Dublin Blockchain hackathon.


Last weekend I went to Dublin for the Blockchain Hackathon organized by Chainsmiths.  IMG_2128The main sponsor of the event was Fidelity Investments. The event was actually by most part organized by a single person, Kevin Loaec (@KLoaec) who put enormous effort to pull it off.
The Twitter hashtag for the event was #blockhack15.


The original idea was around Autonomous Decentralized organization, temporary wallets, and selling procedurally generated art. This has been iterated over multiple times, and we have settled for proof-of concept for using Bitcoin blockchain with temporary wallets and pure client-side implementation for digital assets tracking and rewards redistribution. We started with nodejs server-side but realised that it might be possible to completely skip server side and implement everything as a single-page client-side only app, that uses blockchain for all the state and data tracking. It was quite hard to make all the necessary components to talk to each other but eventually it almost worked. We have got stuck on small technicalities with OP_RETURN data passing. Nevertheless, the concept worked.

We won the best innovative idea in FinTech award by Fidelity Investments.IMG_2123


[Those are some of the notes that I’ve taken during the event]

History: distributed ledger-like systems were known for long time. However, Bitcoin blockchain brings in distributed consensus into the picture. This is quite a unique proposition (being matched now to some extent by Ethereum).

Why Bitcoin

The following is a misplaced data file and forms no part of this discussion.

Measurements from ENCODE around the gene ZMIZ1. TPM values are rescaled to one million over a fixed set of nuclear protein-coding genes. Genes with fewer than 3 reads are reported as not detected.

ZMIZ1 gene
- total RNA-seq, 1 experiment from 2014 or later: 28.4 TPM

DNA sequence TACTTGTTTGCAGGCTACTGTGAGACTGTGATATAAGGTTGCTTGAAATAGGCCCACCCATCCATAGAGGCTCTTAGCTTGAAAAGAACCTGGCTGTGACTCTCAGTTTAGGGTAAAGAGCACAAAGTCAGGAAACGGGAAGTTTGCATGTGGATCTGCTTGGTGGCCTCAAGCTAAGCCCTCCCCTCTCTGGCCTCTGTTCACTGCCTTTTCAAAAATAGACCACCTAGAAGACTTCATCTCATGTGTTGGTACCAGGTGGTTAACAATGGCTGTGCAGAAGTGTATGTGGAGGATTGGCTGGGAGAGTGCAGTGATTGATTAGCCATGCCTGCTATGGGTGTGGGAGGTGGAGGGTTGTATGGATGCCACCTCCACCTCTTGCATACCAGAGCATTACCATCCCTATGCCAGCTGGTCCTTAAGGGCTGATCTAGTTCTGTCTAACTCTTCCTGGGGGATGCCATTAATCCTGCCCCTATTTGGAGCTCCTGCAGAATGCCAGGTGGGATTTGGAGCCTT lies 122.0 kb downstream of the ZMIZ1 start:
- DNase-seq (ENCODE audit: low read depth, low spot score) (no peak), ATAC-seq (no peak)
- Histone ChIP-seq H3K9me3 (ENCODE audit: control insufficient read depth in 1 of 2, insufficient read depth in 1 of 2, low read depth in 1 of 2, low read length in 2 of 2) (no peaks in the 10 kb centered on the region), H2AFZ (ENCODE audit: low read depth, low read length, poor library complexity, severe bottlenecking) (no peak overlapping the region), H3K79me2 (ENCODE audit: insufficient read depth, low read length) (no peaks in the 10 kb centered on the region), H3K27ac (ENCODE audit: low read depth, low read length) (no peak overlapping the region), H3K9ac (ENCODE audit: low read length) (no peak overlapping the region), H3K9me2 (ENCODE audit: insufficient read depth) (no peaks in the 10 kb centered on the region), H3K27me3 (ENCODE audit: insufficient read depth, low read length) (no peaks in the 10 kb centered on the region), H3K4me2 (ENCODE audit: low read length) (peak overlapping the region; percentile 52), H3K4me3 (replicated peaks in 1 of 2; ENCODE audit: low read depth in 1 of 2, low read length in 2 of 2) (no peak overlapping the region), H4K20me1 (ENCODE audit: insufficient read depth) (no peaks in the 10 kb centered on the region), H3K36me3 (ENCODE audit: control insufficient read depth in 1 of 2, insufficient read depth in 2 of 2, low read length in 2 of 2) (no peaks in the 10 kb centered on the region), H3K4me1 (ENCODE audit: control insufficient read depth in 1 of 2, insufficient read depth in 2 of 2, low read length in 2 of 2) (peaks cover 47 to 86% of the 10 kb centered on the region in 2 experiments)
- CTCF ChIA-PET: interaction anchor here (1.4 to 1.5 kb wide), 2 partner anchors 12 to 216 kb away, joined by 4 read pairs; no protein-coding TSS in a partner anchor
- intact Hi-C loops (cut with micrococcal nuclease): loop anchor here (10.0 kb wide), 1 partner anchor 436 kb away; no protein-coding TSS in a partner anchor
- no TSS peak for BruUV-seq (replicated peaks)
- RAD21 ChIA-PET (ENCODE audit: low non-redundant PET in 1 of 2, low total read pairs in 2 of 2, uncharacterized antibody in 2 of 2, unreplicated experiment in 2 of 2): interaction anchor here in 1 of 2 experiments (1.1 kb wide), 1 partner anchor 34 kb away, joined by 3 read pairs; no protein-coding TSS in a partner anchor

• No central authority controlling it.
  • There is no credit risk. The credit risk always exists when talking about national currencies or bank issuing the currency tokens.
  • There is no 3rd party risk.

Scalability in Bitcoin: major issue, no real solutions, but some technical progress, eg. with Colored Coins and Open Chain to address some of the most pressing scalability issues. Will there be a single Bitcoin blockchain or will other alt-coins persevere? None knows. Bitcoin has a huge head start, most of the computing power and by far most of the investment.

Issues: mining pools becoming inherently centralized. Chinese miners dominating that part of the ecosystem already. Note however, that the miners could, but are unlikely to jeopardize the system as they have their own financial incentives at stake.

FinTech: blockchains are huge in fintech industry. They are used to reduce operational costs, for transparency and tracking, for technology itself. Not Bitcoins directly. Rather the underlying blockchain technology. Bitcoin often equated to cash – same rules apply on multiple levels.

Ethereum: promising technology. Can they build and sustain the blockchain network?


Ideas pitchedIMG_2112

  1. Automating charity donations by linking small micropayments for procrastination activities that one would like to reduce in her/his own life. Inspired by SelfControlApp from MacOSX: “SelfControl is a free and open-source application for Mac OS X that lets you block your own access to distracting websites, your mail servers, or anything else on the Internet.”